Vinovatia este o lucrare a constiintei, pe care a asezat-o Dumnezeu in noi, si este un lucru bun pentru ca atunci cand facem ceva rau, ne simtim vinovati. ....fara vinovatie nu poate fi pocainta." Crisitian Ionescu (min 7 pe video).
Are insa oare "fratele" Ionescu ceva sentimente de vinovatie pentru cum nu si-a platit datoria la banca pentru casa, ca nu e prost sa isi tina cuvantul dat cand a semnat luarea imprumutului, nu?!
Are oare ceva sentimente de vinovatie pentru cand a zis ca el a incetat sa faca platile la rata lunara la imprumutul bancar deoarece este "legal si normal"! Deci e normal si legal ca vorba ta sa nu fie vorba, cuvantul tau dat sa nu fie cuvant. E normal ca semnaturile puse pe documentele bancare, cand a acceptat acele condiitii de imprumut si rata la dobanda sa nu mai fie de nici o valoare, nu?! S-a limitat la a spune ca e "legal si normal" fara a da detalii despre aceste smecherii practicate de foarte multi din biserici care chiar daca au banii (cunosc personal pe unul care facea cam 10,000 de dolari pe luna )si ar fi putut sa plateasca dar nu a mai facut platile si a stat si 2-3 ani de zile gratuit in acele case pana cand au fost evacuati, pentru ca la numarul mare de case pe piata dura mult sa le vina randul. Cum sa condamni asa ceva cand tu insuri esti adeptul acestor practici. Minciuna si falsul au devenit instrumente legale, ne invartim dupa legi si tertipuri ca sa justificam smecheriaca fiind normala si legala.
Cata ipocrizie la acesti pastori care stiu sa predice la prostime cum ar trebui facut, dar ei nu sunt in stare sa fie acel exemplu de urmat.....
Ce frumos spune fratele Ionescu (min.23): "Problema pacatului nu se rezolva niciodata de la sine . Si de cele mai multe ori incercam sa compensam vinovatia din vietile noastre fiind indignati atunci cand cineva ar avea o parere cam rea despre noi" Waw!
Parca vorbeste din propria experienta! Daca isi citeste propriul blog,
comentariile si raspunsurile date cand i s-a pus intrebari cu privire la
datoriile la banca cu siguranta ca fratele Ionescu isi da seama caci chiar el este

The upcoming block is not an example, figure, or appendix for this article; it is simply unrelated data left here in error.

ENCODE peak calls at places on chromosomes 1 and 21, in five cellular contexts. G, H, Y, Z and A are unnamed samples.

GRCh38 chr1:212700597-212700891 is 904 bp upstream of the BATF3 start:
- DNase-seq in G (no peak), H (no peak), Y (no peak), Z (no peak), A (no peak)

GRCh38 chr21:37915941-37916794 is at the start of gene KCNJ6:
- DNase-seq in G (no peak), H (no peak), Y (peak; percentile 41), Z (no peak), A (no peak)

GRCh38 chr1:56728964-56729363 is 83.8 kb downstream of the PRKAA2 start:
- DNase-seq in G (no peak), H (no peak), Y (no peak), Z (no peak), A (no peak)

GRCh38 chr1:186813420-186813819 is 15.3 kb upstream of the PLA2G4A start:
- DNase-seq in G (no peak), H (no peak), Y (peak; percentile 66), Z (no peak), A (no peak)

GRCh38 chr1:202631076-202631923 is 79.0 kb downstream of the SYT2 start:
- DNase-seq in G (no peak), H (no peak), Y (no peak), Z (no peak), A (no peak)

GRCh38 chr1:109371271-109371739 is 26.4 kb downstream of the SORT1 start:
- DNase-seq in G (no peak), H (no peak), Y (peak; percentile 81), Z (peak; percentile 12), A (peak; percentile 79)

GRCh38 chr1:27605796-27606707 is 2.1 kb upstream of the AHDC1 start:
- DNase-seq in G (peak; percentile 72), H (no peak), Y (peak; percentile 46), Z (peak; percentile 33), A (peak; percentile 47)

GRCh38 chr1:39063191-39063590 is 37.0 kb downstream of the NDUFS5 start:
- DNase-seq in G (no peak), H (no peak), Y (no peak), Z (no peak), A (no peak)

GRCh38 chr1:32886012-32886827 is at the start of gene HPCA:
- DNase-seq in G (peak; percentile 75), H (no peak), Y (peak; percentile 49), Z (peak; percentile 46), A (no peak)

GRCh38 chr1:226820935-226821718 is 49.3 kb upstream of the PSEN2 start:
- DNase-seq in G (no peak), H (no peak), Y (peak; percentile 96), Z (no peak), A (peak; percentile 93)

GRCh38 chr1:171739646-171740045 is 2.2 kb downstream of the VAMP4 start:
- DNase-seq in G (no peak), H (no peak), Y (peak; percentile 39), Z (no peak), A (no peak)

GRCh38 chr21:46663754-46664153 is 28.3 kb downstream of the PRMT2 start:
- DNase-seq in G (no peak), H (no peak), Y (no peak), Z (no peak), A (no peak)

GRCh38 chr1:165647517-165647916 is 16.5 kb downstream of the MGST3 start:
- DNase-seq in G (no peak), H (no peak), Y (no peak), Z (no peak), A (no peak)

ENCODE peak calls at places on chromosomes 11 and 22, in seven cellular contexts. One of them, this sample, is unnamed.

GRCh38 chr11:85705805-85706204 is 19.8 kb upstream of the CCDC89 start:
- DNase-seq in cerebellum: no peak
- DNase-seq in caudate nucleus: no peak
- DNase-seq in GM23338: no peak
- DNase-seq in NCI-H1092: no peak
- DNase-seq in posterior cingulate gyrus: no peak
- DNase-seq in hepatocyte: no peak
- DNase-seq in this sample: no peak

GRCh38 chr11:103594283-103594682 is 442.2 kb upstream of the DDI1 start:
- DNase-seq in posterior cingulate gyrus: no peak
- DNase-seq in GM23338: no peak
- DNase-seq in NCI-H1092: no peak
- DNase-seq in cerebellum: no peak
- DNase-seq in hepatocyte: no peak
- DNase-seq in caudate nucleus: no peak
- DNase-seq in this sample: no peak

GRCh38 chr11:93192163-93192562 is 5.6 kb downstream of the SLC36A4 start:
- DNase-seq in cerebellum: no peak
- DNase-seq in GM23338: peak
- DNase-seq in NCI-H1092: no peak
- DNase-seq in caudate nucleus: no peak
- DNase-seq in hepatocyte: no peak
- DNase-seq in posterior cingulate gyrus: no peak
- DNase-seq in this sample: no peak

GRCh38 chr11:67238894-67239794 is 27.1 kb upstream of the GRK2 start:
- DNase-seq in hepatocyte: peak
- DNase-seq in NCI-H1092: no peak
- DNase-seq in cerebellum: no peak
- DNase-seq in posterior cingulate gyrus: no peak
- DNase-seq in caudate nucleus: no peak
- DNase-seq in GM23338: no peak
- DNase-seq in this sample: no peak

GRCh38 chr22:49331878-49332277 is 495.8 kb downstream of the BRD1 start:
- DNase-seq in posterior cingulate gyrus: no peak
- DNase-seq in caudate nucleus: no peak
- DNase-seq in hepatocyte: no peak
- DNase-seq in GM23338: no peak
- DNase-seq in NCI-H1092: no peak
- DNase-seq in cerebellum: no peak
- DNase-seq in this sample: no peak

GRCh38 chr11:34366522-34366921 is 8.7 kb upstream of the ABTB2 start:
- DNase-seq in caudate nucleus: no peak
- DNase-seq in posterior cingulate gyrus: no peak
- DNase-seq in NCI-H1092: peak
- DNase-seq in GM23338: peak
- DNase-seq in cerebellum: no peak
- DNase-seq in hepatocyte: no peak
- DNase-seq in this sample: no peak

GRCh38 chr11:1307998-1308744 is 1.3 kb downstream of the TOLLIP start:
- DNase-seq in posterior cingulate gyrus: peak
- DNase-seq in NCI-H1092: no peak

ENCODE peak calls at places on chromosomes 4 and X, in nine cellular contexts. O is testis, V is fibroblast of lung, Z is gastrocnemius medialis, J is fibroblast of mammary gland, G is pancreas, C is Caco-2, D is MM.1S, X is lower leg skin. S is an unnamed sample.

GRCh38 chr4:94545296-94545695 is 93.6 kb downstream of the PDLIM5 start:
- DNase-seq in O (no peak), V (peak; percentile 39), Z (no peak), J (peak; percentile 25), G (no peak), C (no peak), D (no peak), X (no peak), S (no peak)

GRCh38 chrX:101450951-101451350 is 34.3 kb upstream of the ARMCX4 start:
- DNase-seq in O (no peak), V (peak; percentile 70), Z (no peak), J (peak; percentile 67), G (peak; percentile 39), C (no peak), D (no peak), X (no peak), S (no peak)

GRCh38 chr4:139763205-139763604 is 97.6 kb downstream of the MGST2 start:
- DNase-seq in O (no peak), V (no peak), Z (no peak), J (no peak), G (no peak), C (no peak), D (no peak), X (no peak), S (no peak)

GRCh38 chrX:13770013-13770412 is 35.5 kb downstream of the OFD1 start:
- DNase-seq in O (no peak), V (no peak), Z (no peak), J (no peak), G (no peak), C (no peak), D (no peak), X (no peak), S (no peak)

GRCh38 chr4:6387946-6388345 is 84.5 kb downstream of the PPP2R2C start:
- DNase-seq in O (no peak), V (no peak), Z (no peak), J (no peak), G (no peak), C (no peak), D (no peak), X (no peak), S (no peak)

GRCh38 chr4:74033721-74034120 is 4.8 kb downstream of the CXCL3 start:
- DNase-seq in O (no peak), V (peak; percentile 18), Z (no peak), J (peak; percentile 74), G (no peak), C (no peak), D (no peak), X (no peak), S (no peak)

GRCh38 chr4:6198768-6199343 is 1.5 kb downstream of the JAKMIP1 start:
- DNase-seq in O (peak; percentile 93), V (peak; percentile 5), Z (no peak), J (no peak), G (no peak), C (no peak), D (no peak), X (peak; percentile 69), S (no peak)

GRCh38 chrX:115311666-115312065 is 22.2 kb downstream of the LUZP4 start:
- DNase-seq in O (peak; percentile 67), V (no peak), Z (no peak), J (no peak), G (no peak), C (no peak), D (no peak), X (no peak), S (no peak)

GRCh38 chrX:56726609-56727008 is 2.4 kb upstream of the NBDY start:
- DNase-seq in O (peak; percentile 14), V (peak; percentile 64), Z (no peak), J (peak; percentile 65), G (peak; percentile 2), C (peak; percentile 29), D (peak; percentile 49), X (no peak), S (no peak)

cel indignat ca lumea il pune la colt!
Dar el nu recunoaste, e arogant in raspunsuri, nu-si recunoaste vinovatia, se apara, se justifica, are argumente......
O mascarada ieftina, teatralitate doar de la amvon ca sa poata sa isi ia leafa de 5-6 mii de dolari pe luna. Nu-i de mirare ca are in biserica o serie de smecheri penticostali care au afaceri in constructii si care nu-si platesc angajatii, nu-si platesc marfa luata de la companii, etc....
Mai era un ipocrit in biserica Elim pe nume Stefan Tohatan care si ala predica si vorbea de mama focului de constiinta si alte cele dar el plin de datorii neplatite la banci.
Acum a fugit din Chicago in Arizona ca sa isi stearga urmele cica...
Tot despre Cristian Ionescu si datoriile lui financiare pe la banci:
Monday, August 5, 2013
Roger K. Howard, 50, Englewood, Colorado, pled guilty recently before U.S. District Court Judge R. Brooke Jackson to three counts of wire fraud and one count of money laundering. Howard, who is free on bond, is scheduled to be sentenced by Judge Jackson on August 26, 2013. Howard’s co-defendant, Oai Quang Luong, pled guilty to three counts of wire fraud on May 22, 2013, and is scheduled to be sentenced on August 15, 2013. Howard and Luong were indicted by a federal grand jury in Denver on January 25, 2012. According to the facts contained in the indictment as well as the stipulated facts contained in the plea agreement, in 2006 and 2007, Howard devised and participated in three similar but separate mortgage fraud schemes. The first and larger scheme involved the sales of 26 town homes in a development known as Oliveglen Villas, East Princeton Place, Aurora, Colorado.